Practical Applications of the 4th Dimension (and beyond)

In summary, the speaker is trying to find a way to incorporate the 4th dimension into a short talk, but does not have any scientific evidence that a 4th dimension exists. They suggest that trying not to lead the listeners into believing in the existence of a fourth dimension is a good idea. The speaker also mentions transistors and how they use 4-dimensional equations.
  • #1
arichards
2
0
It's hard to convince people that they should hear and/or learn about the 4th dimension, string theory, and all of the like without giving them real world examples as to why these are all important.

I've been trying to find a way to incorporate the 4th dimension in particular into a short talk in which I can relate this to everyone's life as it is today with specific examples. Does anyone have any ideas?
 
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  • #2
arichards said:
... Does anyone have any ideas?
The use of a time coordinate is very useful and goes back, I think, to Galileo and Newton---to the 1600s.
It is useful to plot motion and study trajectories, and in many many other ways that you learn about already in high school and freshman college physics and engineering courses.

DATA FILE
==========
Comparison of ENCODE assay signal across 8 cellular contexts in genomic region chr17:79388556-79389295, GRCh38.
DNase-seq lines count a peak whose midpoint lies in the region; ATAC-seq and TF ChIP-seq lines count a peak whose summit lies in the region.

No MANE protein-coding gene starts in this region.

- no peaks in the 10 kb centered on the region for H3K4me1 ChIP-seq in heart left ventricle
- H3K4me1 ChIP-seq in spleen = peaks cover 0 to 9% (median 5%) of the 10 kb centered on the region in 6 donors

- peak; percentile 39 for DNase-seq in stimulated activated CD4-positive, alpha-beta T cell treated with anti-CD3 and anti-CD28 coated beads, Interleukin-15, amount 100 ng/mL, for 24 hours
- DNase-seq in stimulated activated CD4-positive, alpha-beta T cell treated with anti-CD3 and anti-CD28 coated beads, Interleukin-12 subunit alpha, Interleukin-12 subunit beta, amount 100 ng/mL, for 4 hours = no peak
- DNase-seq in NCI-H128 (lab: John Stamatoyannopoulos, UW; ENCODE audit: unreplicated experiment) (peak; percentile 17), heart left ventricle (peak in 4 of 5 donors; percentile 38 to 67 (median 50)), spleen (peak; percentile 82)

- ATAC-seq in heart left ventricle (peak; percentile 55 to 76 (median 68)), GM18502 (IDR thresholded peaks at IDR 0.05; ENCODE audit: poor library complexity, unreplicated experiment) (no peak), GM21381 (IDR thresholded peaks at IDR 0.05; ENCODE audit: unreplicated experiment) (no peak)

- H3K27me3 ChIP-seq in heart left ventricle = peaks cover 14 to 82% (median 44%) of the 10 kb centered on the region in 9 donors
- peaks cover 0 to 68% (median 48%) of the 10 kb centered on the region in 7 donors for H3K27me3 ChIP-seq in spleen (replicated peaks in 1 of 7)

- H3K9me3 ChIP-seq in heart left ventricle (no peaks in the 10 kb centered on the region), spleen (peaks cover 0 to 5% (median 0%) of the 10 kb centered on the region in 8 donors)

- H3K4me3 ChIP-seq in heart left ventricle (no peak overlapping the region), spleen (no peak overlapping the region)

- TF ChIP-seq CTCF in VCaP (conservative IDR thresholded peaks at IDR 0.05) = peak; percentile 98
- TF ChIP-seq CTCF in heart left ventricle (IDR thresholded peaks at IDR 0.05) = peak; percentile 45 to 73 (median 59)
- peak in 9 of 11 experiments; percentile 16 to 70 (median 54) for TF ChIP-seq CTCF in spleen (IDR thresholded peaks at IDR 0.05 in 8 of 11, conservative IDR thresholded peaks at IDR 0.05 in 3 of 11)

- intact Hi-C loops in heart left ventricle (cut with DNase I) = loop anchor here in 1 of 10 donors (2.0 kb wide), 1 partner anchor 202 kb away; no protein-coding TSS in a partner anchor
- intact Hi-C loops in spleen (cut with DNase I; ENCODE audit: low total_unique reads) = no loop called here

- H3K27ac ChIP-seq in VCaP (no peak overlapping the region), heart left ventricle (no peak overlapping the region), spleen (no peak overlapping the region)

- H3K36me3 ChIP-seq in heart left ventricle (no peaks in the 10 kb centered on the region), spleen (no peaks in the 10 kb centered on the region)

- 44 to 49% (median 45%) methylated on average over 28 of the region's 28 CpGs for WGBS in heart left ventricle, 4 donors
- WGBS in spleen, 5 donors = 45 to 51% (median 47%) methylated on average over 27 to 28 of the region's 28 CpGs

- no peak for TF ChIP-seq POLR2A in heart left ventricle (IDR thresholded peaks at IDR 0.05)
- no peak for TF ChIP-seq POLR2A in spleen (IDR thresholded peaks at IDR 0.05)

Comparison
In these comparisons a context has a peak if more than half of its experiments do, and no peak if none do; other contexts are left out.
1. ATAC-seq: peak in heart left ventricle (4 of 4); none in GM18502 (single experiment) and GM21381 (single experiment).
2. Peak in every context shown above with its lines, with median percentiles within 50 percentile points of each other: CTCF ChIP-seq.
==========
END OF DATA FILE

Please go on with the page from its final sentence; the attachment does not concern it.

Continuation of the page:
But I don't know of any solid scientific evidence that a 4th dimension exists in the same way that our 3 spatial dimensions do.
At present I don't think there is any (scientific) reason to believe in the actual geometric existence of higher dimensions---beyond the 3 space dimensions that we experience.

So I would suggest that you try not to lead your listeners into believing that a fourth dimension actually exists. So far it is a convenience in constructing useful mathematical models, but to some extent an arbitrary mental construct.

For example take General Relativity (GR) which is the most widely accepted theory of geometry. It has been our theory of geometry for almost 100 years (published in 1915)! It does NOT have a unique physically meaningful time coordinate. It does NOT specify a fixed 4D block universe. Different observers experience time differently. The time coordinate in GR is not physically observable. You have to make an arbitrary choice of some particular clock, and Nature does not tell you the "right" one. So Einstein's GR does not make a 4th dimension "real". It probably seemed more real to Newton, back in the 1600s than it does to us today.

I would not suggest mentioning the String research program since it has not, so far, resulted in a definite testable theory and seems to have lost credibility in recent years. Instead of a single unique theory, there are various string theories (plural) and still some hope of putting them together, but less optimism now, about the enterprise, than there was some years back.